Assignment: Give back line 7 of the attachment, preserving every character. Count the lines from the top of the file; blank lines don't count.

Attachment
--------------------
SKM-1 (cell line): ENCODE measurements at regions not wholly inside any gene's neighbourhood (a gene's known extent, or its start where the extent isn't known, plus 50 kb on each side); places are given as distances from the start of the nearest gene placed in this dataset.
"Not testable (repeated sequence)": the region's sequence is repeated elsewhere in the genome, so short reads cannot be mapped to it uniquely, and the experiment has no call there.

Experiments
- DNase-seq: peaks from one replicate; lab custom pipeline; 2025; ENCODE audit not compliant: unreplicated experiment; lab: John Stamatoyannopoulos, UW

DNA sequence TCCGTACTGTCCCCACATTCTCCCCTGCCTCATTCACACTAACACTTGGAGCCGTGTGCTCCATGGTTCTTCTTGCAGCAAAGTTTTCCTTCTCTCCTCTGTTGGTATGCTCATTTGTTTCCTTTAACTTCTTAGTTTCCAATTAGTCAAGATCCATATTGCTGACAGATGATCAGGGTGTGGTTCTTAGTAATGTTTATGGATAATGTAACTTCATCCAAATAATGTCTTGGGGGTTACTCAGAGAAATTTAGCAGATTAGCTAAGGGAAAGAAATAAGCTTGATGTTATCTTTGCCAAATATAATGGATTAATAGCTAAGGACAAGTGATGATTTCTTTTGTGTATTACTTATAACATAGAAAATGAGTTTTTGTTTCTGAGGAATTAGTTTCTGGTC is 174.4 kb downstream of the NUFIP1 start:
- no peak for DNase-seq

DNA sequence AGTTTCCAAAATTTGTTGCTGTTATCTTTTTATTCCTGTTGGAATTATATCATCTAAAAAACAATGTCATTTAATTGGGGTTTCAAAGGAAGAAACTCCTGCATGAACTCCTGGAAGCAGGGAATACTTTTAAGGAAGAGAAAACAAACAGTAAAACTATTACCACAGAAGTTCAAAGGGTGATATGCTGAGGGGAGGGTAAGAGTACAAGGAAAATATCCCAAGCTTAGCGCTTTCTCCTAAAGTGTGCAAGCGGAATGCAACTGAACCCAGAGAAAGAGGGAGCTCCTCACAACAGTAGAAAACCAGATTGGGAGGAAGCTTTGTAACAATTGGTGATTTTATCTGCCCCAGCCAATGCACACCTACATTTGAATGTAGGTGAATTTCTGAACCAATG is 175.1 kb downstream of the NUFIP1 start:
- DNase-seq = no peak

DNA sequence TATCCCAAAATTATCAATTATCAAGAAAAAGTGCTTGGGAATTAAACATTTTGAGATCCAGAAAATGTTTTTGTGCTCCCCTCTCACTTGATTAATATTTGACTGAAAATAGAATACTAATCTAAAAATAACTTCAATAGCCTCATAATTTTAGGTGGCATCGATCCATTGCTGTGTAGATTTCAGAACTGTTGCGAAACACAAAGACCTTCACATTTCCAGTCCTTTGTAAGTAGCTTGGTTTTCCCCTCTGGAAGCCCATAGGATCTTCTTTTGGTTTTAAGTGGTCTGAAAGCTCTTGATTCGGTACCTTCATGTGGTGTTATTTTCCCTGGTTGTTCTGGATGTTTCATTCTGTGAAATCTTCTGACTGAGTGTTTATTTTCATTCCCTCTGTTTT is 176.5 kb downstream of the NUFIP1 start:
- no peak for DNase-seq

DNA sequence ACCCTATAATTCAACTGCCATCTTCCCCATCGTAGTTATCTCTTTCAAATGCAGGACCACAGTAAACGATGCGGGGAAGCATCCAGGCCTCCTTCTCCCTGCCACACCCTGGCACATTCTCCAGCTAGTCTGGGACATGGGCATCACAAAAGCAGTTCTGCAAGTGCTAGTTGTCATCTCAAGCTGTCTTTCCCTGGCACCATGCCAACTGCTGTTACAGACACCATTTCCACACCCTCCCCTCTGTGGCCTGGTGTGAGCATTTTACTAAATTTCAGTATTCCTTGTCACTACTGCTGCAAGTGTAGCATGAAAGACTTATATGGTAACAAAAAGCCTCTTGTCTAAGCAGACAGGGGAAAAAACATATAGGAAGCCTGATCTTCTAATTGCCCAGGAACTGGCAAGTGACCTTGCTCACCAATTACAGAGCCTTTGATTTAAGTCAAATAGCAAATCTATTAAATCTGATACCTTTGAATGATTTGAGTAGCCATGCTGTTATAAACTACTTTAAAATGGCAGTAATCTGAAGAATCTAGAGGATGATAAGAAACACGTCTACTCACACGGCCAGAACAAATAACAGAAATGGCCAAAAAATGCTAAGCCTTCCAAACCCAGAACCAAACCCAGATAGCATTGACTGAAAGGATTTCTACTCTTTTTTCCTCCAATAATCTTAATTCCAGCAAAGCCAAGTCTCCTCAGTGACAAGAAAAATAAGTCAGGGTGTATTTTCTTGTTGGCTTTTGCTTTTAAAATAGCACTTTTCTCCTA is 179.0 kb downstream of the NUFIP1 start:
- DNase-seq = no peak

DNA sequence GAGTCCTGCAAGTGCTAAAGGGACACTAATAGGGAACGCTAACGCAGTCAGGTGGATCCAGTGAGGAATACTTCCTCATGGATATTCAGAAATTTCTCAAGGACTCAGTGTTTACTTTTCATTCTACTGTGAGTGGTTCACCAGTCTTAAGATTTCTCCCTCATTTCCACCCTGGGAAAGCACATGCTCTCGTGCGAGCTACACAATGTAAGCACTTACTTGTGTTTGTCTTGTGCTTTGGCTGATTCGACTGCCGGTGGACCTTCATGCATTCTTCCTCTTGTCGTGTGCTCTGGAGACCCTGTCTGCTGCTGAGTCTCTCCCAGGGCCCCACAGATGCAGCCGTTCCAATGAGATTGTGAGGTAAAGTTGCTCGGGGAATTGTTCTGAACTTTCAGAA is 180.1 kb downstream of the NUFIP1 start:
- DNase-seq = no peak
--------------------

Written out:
DNA sequence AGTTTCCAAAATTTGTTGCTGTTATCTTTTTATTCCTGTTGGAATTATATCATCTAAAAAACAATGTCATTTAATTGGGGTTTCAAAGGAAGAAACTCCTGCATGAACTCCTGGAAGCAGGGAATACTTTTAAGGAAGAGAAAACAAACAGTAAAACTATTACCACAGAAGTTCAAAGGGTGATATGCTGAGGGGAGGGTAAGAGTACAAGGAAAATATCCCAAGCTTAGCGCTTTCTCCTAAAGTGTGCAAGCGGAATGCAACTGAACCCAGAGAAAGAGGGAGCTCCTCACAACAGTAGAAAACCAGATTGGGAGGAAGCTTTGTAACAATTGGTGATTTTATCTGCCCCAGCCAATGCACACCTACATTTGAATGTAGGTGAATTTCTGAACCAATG is 175.1 kb downstream of the NUFIP1 start: